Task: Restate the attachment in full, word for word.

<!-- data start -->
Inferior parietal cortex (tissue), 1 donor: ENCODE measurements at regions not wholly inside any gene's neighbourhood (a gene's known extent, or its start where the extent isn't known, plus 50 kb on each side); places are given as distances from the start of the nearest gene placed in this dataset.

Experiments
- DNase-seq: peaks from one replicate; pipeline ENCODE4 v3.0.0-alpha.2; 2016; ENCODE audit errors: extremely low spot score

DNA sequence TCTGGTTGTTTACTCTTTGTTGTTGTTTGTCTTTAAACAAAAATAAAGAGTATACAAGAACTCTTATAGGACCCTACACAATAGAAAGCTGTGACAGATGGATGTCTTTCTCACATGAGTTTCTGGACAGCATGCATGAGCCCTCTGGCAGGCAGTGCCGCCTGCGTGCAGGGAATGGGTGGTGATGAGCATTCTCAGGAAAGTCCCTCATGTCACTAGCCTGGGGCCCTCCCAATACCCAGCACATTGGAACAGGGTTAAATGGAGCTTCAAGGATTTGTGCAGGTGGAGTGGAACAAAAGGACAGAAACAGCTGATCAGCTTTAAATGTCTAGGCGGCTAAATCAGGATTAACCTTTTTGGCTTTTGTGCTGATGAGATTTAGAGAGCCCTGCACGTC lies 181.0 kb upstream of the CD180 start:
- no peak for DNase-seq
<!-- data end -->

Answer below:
Inferior parietal cortex (tissue), 1 donor: ENCODE measurements at regions not wholly inside any gene's neighbourhood (a gene's known extent, or its start where the extent isn't known, plus 50 kb on each side); places are given as distances from the start of the nearest gene placed in this dataset.

Experiments
- DNase-seq: peaks from one replicate; pipeline ENCODE4 v3.0.0-alpha.2; 2016; ENCODE audit errors: extremely low spot score

DNA sequence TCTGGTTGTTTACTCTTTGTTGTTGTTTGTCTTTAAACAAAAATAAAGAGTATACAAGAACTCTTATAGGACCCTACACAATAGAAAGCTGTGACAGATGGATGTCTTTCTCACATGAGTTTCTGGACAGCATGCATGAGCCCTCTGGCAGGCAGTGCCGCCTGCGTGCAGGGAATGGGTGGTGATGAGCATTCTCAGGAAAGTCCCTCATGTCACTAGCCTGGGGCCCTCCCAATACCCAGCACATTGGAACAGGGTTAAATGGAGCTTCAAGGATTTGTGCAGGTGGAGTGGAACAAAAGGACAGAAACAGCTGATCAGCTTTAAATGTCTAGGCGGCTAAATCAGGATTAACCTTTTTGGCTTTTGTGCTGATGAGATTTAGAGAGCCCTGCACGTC lies 181.0 kb upstream of the CD180 start:
- no peak for DNase-seq